Units have simplistic strengths and weaknesses, using the more "modern" model of tactical rock-paper-scissors. In practice, building a mixed force of all available unit types is suitable for any engagement in the campaign.

    Resource gathering occurs passively, requiring only that you build extractors and generators. Metal and Radioactives are used for units and structures, with the most basic of such requiring only metal, while Quanta is used to increase your population cap, use targeted support powers, and purchase passive upgrades for your entire force, with no need for dedicated research structures. Additionally, the PHC faction use Quanta to increase their available resource storage, the Substrate have no such requirement.

    As in most RTSs, the resources near your initial base are usually limited and you must acquire more. However, in Ashes, all resource deposits are tied to a network of generators that are protected by weak "creeps" and must first be captured by your forces before you can benefit from the nearby deposits. Additionally, if enemies are able to capture your generators, you lose the income from any that would be cut off from your core structure, the Nexus.

    In addition to the ability to loop production queues at your unit factories, Ashes possesses a unique army formation mechanic: Simply select a group of units and press V to have them form up on each other. No manual formation management is required, units will automatically sort themselves into an appropriate layout, with dreadnoughts front and center, and non combat vessels in the rear, with the expendable frigates screening the outer edge to take fire for the more valuable cruisers. Perhaps most importantly, you can reinforce your armies directly, queuing up new units while you have the army selected, and this will automatically task available factories to produce the units requested. Additionally, if you have specific cruiser as part of that army for the PHC or use a certain support power for the Substrate, new units can teleport directly from the factories to the army's vicinity and join their formation, enabling you to advance more aggressively then in other games.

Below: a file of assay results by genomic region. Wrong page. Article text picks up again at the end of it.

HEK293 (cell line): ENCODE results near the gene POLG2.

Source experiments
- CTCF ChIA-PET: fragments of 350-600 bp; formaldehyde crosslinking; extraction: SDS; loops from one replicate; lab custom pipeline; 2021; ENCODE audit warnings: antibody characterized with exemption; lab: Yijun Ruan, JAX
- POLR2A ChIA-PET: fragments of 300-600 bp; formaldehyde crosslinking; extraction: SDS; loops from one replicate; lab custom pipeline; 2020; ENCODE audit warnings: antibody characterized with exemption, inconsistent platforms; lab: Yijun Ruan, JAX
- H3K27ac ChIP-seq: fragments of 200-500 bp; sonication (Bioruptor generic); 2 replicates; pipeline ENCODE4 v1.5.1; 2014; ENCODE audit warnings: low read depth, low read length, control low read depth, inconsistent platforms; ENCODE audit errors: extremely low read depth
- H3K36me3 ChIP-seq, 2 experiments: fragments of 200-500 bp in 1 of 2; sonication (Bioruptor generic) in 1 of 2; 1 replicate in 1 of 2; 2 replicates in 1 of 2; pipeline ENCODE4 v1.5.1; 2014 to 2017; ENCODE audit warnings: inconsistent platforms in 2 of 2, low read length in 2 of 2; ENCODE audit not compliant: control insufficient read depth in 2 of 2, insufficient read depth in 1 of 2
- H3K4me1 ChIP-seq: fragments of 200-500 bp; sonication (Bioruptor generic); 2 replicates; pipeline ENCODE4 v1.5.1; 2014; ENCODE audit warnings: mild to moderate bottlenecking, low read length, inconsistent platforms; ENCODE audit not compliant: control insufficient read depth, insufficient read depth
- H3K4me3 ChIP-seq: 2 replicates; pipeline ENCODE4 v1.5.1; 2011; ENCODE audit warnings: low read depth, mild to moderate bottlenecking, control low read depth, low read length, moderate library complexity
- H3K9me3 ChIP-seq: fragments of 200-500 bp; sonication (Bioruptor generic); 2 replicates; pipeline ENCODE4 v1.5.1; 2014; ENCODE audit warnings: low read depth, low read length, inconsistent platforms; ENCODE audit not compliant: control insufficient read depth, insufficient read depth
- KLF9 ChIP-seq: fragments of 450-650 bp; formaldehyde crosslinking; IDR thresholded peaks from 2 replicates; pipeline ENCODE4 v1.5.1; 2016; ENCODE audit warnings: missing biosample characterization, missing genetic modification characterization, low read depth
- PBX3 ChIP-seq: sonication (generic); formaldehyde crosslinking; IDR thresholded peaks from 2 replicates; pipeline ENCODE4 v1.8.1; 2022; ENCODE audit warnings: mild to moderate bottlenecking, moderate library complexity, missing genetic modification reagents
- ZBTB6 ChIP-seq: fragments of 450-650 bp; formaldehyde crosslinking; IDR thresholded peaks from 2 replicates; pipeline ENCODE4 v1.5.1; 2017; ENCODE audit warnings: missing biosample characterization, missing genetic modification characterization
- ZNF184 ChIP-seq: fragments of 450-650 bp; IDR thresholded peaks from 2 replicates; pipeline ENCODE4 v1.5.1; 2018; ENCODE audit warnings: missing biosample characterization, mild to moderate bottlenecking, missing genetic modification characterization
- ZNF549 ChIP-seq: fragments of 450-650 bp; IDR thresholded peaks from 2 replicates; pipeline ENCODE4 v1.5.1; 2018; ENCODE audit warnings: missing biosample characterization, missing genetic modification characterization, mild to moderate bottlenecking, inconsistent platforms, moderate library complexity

Ashes is easier to control then the scale of the battles might otherwise suggest, and the enemy AI is smarter then you might suspect, in particular making good use of radar intelligence and sending strike forces where it knows your armies aren't. It's a successful fusing of mechanics from various older games with not a lot missing, though I personally would have liked a "follow cam" button. If I could complain about anything, it would be the forgettable soundtrack and the somewhat disjointed nature of the narrative. More particularly, the hotkey system in Ashes is a tad odd, requiring that you cycle through production options with tab before hitting a corresponding letter key on the left side of the keyboard. In multiplayer I'm sure this could potentially be an issue for some, but in the campaign, any potential human error on your end can be assuaged somewhat by adjusting the game speed, and issuing orders while the game is paused.